Monday

20th May 2019

Agenda

Brexit and sanctions at EU summit This WEEK

  • London: Brexit clock ticking until November cut-off date for national ratifications (Photo: Davide D'Amico)

EU states hope to conclude a UK exit deal at a summit this week, with leaders' aides to meet in Brussels on Monday (15 October) already to keep the ball rolling on negotiations.

Michel Barnier, the EU negotiator, will then brief the 27 European affairs ministers on the latest developments on Tuesday, ahead of the Brexit summit talks on Thursday.

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  • Crime scene: UK accused Russia of using nerve toxin in Salisbury, England, to try to kill a former spy in March (Photo: Peter)

Barnier, last week, raised hope a deal was in the air, enabling all parties to proceed with national ratifications in November.

His offer - to keep either Northern Ireland or the whole of the UK in the EU customs union for now - is a red rag to a bull for hardline Brexiteers, however.

Details of the outline deal, which include stopping trucks on the Northern Irish border to scan bar codes and physical checks on animal products, might also anger Irish people.

The issue has raised concern on a return to violence after a decades-long sectarian conflict, which ended in 1998 and which was symbolised by British border watch-towers.

EU leaders will also call for progress on asylum law reform and the creation of a new EU border force to catch irregular migrants.

But they are not in a position to announce new decisions on the contentious law, according to draft conclusions, seen by EUobserver, dated 8 October.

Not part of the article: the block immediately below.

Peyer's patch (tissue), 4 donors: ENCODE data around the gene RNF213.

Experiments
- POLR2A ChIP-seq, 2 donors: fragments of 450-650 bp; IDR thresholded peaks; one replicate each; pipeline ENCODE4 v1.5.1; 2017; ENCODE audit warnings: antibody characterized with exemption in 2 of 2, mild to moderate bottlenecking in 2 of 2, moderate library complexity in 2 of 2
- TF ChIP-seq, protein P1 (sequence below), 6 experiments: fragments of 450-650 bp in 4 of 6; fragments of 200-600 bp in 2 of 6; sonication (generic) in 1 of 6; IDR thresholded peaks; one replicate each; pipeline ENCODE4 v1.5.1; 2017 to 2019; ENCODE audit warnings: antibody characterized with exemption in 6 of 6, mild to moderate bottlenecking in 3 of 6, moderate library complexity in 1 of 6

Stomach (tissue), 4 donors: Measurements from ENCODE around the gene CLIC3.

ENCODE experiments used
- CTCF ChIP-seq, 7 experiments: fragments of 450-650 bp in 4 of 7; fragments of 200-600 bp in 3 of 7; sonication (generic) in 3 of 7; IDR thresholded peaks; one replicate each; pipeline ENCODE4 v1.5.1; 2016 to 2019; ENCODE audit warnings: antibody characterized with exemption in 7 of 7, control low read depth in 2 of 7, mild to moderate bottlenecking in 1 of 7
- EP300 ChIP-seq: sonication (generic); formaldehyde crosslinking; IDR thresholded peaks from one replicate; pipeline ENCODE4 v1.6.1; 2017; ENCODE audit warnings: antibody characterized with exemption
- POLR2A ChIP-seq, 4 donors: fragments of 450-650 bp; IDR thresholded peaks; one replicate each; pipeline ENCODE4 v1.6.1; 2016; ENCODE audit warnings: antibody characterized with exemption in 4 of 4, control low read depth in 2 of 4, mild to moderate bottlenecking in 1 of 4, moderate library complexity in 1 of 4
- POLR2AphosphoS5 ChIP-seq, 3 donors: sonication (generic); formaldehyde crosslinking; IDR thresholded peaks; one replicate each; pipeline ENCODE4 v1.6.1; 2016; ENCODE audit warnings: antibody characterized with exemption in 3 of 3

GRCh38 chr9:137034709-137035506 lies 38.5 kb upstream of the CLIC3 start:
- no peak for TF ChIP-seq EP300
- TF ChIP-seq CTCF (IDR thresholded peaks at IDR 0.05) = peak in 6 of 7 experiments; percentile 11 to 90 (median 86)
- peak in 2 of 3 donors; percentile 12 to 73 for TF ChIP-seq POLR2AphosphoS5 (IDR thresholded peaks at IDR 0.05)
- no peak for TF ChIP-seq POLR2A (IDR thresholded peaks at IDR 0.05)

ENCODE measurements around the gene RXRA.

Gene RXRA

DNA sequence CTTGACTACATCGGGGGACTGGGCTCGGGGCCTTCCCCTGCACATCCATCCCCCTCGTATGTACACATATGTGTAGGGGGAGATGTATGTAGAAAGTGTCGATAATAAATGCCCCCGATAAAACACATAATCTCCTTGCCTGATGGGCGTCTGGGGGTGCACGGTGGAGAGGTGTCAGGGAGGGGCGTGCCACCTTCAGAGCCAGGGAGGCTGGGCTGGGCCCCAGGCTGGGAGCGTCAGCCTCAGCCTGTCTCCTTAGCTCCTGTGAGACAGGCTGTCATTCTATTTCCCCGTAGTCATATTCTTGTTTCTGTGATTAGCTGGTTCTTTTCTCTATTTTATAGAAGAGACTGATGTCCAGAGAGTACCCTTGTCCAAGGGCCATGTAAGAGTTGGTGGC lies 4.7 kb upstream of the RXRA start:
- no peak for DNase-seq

Migration has seen Italy block rescue boats and threaten to withhold funds from the EU budget.

It has also seen Hungary and Poland boycott an EU deal on burden sharing, prompting EU court cases.

Leaders will agree to create a new sanctions for people who violate international chemical weapons bans, with an eye on Russia's recent use of a nerve toxin in the UK.

They might also discuss new sanctions on cyber criminals, with an eye on Russia's recent plot to hack the Organisation for the Prohibition of Chemical Weapons, an international watchdog in The Hague.

Fish and trade

They will get the chance to mingle with leaders of Asian states, including Kazakhstan, Korea, Japan, and Singapore at an EU-Asia summit at the end of the week.

The event will see the EU sign a free-trade pact with Singapore, amid tensions on world markets prompted by a US tariff war.

Earlier in the week, EU foreign ministers will meet counterparts from the six former-Soviet countries in their eastern neighbourhood on Monday.

They will urge Macedonian MPs to back a name-change deal with Greece, opening Skopje's door to EU and Nato membership.

They will also urge Bosnian Serbs not to tear the federation apart after a pro-Russia nationalist won a recent election.

Agriculture ministers will the same day discuss fishing quotas in the Baltic Sea.

The figures are always hotly disputed by both fishermen and environmentalists.

Hot potato

But European affairs ministers will handle an even hotter potato the next day, when they discuss, on Tuesday, whether Hungary and Poland merit EU sanctions due to violations of EU values.

Veto-politics means they are unlikely to face direct punitive measures - the suspension of votes in the EU Council.

But the ministers will, also on Tuesday, discuss Europe's next long-term budget, amid talk that unruly EU club members ought to get less money in another form of punishment.

For their part, MEPs will, on Thursday, hold a hearing on whether EU passport sales by Cyprus, Malta, Hungary, and others are a gateway for financial crimes in the EU.

MEPs and EU officials will also meet US billionaire-philanthropist Bill Gates to discuss world poverty and climate change.

The visit comes after Bono, the U2 singer, weighed in on similar issues in Brussels last week.

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